Swiftly raises $10 million Series A to power real-time transit data in your city
Megan Rose Dickey
Swiftly just raised a $10 million Series A round led by VIA ID, Aster Capital, Renewal Funds and Wind Capital to grow its software-as-a-service business for cities’ transportation agencies. lt works by helping cities manage their transit systems and identify points in the schedule or route that negatively impact service efficiency and reliability.
Swiftly also offers real-time passenger info that will “predict when the bus will arrive in a way that is much more accurate than the current system,” Swiftly co-founder and CEO Jonny Simkin told TechCrunch. In fact, Simkin says Swiftly is up to 30% more accurate than current systems.
“It’s one thing to tell someone their bus is 10 minutes delayed, but if we can get to the root of the problem, it’s better for the city and stimulates the economy,” he said.
That’s where Swifty’s data platform comes in to gather insights and analyze historical data to rethink route planning and where to place stops. In one city, these insights led the customer to implement processes to change lights to green when a bus is running behind schedule.
Swiftly currently works with more than 50 cities and 2,500 transit professionals throughout the country. That comes out to powering more than 1.2 billion passenger trips per year. If you’ve never heard of Swiftly, you’re not alone. And that’s by design.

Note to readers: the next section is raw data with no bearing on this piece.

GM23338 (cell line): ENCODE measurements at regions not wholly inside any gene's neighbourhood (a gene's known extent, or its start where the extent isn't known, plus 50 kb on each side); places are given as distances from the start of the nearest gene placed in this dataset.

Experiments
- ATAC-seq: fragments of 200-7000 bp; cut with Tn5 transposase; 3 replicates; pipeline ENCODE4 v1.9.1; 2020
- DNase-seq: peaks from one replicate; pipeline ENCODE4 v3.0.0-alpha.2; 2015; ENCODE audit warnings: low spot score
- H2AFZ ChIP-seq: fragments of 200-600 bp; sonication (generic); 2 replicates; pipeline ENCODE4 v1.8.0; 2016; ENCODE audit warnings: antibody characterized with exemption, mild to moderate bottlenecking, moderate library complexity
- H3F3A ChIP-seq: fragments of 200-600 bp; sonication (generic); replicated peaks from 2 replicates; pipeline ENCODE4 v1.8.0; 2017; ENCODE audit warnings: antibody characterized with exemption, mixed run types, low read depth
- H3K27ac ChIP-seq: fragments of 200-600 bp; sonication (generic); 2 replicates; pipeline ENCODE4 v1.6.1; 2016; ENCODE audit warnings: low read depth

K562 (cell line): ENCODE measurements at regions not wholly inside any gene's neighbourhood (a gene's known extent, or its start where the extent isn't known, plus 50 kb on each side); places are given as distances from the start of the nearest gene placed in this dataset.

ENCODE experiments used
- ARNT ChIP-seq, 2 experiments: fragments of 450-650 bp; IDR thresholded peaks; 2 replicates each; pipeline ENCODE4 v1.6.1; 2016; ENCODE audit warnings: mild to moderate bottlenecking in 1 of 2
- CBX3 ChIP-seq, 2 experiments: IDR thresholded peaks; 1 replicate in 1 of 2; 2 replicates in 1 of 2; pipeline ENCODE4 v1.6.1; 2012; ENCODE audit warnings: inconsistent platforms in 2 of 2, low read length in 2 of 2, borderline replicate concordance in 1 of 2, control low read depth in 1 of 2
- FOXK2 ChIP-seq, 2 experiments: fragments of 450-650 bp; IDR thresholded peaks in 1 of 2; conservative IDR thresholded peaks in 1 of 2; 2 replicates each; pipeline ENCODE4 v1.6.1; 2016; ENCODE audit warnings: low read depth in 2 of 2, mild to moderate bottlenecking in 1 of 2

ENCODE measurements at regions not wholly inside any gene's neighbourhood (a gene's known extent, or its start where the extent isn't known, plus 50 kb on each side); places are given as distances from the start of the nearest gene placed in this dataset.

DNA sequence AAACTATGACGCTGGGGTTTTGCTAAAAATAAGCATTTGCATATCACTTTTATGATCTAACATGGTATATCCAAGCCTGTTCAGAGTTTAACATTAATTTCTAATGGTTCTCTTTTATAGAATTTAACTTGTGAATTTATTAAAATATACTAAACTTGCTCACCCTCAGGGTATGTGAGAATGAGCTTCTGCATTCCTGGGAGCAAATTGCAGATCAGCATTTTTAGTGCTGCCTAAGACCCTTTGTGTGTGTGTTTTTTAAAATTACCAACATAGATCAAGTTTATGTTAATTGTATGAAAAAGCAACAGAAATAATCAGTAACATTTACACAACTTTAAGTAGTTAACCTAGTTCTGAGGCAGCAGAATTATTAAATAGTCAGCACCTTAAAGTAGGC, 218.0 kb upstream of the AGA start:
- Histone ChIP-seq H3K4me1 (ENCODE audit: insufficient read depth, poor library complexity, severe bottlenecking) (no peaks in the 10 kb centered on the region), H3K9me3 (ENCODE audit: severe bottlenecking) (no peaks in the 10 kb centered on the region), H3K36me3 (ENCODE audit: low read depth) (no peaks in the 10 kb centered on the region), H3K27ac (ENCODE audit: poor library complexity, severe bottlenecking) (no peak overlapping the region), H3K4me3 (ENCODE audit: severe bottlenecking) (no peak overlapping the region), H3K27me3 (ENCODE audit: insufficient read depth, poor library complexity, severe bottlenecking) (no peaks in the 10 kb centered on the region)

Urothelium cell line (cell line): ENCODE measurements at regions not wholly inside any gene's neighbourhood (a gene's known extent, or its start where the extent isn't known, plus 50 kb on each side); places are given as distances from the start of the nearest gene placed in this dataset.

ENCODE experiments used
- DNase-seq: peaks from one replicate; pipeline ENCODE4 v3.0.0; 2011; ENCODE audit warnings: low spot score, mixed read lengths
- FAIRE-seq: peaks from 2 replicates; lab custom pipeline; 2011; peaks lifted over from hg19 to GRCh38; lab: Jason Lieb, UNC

Swiftly is meant to be behind-the-scenes software that enables local transportation agencies to better manage their fleets and offerings to their respective riders. Swiftly’s customer is generally either a transit agency, a city or department of transportation.
“They buy our platform because they want to improve the passenger experience, and improve service reliability and efficiency,” Simkin said.
For the passenger, they experience Swiftly when they open Google Maps and look for transit routes or when they open a city’s specific transit service. One of Swiftly’s customers is the Santa Clara Valley Transportation Authority in San Jose, Calif. Its CIO, Gary Miskell, says Swiftly is one of the authority’s early innovation partners.
“With Swiftly’s innovative product development, VTA has been able to improve our real time information accuracy and provide cutting edge data to our planning and operations staff thus improving our transit system performance,” Miskell said in a statement.
With the funding, the plan is to expand to several hundred cities in the U.S. and worldwide.
“Public transit is very important to our communities and cities and it’s something that needs to be more efficient,” Simkin said. “Public transit is this extensive piece of the community and there to serve everyone, but often times those tools fall short.”